For those who are focusing on marketing strategy online but are new to Google AdWords and pay-per-click (PPC) advertising, the most potentially confusing metric in the AdWords interface is likely keyword quality score.
One of the main draws to a online advertising is measurability, and more broadly, quantifiability. This is why quality score can be so frustrating for advertisers. As an advertiser, you can see the quality score of your keywords, but it can be difficult to understand where these numbers came from and how they affect your ad performance and spending. Let’s take a look at what makes up a quality score as told by Google’s best practices.
Why a large photo of a sandwich, you ask? Because if you think of your online campaigns as a sandwich made up of ad groups, ads and keywords, the quality scores measured in your campaign is like the ‘special sauce’ that brings your sandwich together and makes it the best sandwich it can be.
Quality score (QS) is calculated every time someone performs a search on Google which triggers your PPC) ad, and according to Google, the main factors which influence your QS are:
- Your keyword’s expected clickthrough rate (CTR), based on how you’ve performed for this keyword in the past
- Your display URL’s past CTR, how often people have historically clicked through to a particular landing page from one of your ads
- Your account history — the overall performance of your account
- The quality of your landing page, including factors like navigation and expected user experience
- The relevance of the targeted keyword in relation to your ads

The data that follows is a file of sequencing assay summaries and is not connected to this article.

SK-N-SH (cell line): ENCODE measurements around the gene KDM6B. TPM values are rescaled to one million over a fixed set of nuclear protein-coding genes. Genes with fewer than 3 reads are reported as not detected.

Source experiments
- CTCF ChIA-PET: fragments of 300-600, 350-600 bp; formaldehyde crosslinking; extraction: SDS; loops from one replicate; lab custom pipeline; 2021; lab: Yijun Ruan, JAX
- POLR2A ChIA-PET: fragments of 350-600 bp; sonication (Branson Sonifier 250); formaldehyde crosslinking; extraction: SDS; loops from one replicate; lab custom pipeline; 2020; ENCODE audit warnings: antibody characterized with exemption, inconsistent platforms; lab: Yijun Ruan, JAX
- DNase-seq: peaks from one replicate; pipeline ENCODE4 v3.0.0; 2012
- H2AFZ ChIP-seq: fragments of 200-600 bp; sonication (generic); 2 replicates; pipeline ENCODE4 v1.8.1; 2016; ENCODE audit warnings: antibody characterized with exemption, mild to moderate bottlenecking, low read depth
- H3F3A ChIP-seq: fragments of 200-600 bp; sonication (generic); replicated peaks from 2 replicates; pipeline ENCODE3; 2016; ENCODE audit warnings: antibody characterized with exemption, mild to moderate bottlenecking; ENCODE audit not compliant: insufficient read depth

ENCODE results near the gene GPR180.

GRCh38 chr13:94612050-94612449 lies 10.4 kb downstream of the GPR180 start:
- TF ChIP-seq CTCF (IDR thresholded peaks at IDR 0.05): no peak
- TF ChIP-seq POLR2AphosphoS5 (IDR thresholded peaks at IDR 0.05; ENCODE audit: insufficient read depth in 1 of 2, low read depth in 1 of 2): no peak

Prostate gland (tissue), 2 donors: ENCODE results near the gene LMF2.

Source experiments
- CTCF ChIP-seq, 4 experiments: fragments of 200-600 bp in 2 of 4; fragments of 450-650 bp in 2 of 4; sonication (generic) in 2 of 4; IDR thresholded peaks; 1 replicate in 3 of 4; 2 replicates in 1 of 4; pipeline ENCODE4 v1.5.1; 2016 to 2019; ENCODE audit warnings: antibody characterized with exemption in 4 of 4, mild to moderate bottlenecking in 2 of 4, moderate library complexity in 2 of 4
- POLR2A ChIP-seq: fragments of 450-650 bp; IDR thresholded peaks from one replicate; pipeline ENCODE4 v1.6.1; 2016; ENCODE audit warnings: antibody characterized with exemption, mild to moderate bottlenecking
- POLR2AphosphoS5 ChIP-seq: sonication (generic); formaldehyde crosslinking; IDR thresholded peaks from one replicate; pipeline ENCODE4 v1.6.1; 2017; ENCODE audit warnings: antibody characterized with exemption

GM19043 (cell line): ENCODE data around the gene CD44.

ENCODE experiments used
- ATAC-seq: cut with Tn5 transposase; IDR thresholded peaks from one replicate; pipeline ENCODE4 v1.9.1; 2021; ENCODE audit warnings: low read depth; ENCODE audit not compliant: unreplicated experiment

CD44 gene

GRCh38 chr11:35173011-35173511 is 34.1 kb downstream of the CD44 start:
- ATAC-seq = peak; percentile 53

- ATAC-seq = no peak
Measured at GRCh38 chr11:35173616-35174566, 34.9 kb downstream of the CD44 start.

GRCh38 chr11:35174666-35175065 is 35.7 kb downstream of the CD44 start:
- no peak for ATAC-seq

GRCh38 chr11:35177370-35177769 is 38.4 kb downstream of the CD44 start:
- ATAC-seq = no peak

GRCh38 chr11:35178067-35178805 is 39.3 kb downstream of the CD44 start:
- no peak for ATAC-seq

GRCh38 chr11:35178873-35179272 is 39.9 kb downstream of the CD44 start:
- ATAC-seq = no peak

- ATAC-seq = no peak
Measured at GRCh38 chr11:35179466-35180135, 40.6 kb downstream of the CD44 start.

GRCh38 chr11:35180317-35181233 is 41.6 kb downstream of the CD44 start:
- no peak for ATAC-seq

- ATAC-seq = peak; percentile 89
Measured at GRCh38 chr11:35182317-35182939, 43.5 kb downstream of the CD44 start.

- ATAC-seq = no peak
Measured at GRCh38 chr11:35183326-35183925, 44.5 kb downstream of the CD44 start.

- How much success you’ve had in the geographical regions your campaign is targeting
That’s a lot to think about. But here’s why it matters: higher quality scores give you a strong competitive advantage. Having a higher quality score than your competitors for a specific keyword will make your ads rank higher and cost you less per click. This is Google’s way of rewarding you (or punishing your less efficient competitors) for the relevance of the content and advertising you’re providing on their network. It’s important to understand that different strategies and quality score ranks impact how much advertisers pay per click for a specific keyword. The chart below illustrates this point well:
It’s pretty clear how in this example the maximum quality score of 10 allows Advertiser B to rank high while minimizing spend.
You may also notice that almost all of Google’s factors are based on historically information — how your campaign performed in the past. Don’t let this discourage you if your campaign isn’t performing well today. As mentioned, quality score is recalculated every time your ad is triggered in search so it is very reactive to changes (improvements) to your overall stragegy.
Google’s goal is to serve the most relevant organic and paid content to anyone who searches online. Quality score is a way for the search engine to rank just how relevant your ads and website are to each search term, in relation to the other ads that are indexed into Google. To avoid being assigned low quality scores and to ensure your budget and ad copy efforts aren’t go to waste, don’t bid on keywords unless your products or service are directly related to them. This also means making sure you’re not bidding on search terms that are too vague, have more than one meaning/use or have become irrelevant over time.
Always considering your customer’s online behaviour when designing advertising is the real best practice.
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